Women at the helm of climate adaptation efforts

One of the key factors in climate adjustment is sustainable habitat, which affects women most because most of them spend most of the day in their homes. But how much do they say in the construction and maintenance of their homes? The Center for Science and Environment (CSE), through its investigation into the tribal areas of West Bengal and Odisha, has come up with information on how women shape the pulse of rural communities and lead the fight for climate change. In most of these villages, the construction and maintenance of houses is mostly done by women. These places are dominated by grass, bamboo and mud houses. From sourcing materials to grass, wall and plastering, women take the lead, leaving men with only one roof.

Women make a mixture of red and black clay with water to form a sticky clay called “daub”. The dab is applied to the interlocking frame of wooden strips that form the wall panel. It is through these techniques that these communities withstand the harsh, hot and humid climate of the region.

Climate-sensitive materials and residential play an important role in creating a thermally-comfortable living environment. High exposure to heat is directly proportional to the frequency and number of health problems. Women recognize the importance of their homes made of locally sourced materials. “Mitty Ghar Warmer in winter and colder in summer, ”says Radhika, a resident of Semiliguda in Koraput district of Odisha. , Mental health problems and complications in pregnancy.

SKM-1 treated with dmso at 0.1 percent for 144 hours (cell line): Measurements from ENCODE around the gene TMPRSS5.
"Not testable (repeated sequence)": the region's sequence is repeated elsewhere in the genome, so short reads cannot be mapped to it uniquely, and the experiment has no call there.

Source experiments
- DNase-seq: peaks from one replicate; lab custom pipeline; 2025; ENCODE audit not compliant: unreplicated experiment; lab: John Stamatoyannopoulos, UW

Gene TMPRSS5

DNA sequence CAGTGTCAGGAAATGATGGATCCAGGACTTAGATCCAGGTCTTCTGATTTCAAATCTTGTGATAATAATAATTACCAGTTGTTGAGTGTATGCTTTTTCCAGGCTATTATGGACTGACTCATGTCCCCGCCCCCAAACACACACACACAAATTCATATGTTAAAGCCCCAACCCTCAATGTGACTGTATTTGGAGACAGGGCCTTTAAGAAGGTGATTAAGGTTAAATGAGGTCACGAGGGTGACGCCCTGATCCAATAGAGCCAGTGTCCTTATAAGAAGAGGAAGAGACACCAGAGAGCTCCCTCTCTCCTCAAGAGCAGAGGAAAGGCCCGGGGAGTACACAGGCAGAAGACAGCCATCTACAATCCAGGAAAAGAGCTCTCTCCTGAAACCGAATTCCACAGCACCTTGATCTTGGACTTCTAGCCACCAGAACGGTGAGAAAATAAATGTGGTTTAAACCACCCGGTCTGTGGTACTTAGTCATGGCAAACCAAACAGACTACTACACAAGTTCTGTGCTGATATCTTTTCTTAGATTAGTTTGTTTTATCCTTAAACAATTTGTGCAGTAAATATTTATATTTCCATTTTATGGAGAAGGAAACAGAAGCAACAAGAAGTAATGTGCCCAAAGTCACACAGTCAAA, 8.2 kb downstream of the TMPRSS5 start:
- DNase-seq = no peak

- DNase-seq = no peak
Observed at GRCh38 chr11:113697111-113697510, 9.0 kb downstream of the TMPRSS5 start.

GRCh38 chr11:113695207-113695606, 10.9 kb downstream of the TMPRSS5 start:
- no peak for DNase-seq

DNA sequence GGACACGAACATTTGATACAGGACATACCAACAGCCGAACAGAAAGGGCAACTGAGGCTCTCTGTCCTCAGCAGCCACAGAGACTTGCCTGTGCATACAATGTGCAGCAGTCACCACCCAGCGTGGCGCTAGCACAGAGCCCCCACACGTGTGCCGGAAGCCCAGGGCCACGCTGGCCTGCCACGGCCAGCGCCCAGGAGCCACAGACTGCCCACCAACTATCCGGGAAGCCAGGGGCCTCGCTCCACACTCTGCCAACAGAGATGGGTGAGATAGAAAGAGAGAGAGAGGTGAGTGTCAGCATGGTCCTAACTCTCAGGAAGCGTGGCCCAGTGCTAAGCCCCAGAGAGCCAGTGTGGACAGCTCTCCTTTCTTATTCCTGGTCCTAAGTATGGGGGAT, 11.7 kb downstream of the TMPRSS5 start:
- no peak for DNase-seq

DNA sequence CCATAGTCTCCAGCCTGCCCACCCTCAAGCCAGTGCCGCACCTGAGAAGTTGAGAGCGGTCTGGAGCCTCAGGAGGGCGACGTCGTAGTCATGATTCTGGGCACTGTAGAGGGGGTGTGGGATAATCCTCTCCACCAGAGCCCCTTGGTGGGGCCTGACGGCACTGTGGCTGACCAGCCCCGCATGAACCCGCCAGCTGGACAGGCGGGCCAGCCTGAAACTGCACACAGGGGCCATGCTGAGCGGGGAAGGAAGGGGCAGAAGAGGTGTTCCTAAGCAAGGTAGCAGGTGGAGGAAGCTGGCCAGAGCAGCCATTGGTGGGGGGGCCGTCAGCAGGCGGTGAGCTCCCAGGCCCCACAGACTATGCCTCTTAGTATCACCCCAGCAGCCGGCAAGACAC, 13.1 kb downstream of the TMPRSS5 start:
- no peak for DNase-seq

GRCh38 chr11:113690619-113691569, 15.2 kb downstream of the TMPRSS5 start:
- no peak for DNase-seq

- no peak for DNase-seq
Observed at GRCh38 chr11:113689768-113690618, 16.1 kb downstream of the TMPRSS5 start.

Traditionally prevalent climate-appropriate housing has economic benefits. The insignificant need for locally sourced natural materials and mercenary labor can reduce the cost of building such a home. Such accommodations reduce operating costs by eliminating the need to buy equipment such as fans, coolers and refrigerators.

Climate-appropriate housing develops a sense of ownership and belonging to women of the tribal belts of Odisha and West Bengal. These houses are painted annually by the women of earth and natural colors. It strengthens the sense of identity among them. “However, we can see the beginning of the transition from mud houses to cement and mud brick homes in these areas, fueled by expanding financial support under government housing projects. Pucca Ghar”Says Mitashi Singh, Program Manager, Sustainable Habitat Program, CSE.

While women may have to travel a short distance to get a variety of soil and trees, sourcing locally and affordability is the answer. “Climate-appropriate housing is critical for India to meet its thermal comfort goals under the India Cooling Action Plan 2019,” says Rajneesh Sareen, Program Director of CSE’s Sustainable Habitat. Women need to specialize in using new materials and building techniques that are more resilient. This should be internalized by projects such as the Prime Minister Awas Yojana (Rural) or Deen Dayal Upadhyaya Rural Kaushal Yojana.

In this way, women do not lose their autonomy and can play an important role in the village community. They gain alternative skills and livelihood while contributing to India’s climate goals.


The opinions expressed are personal

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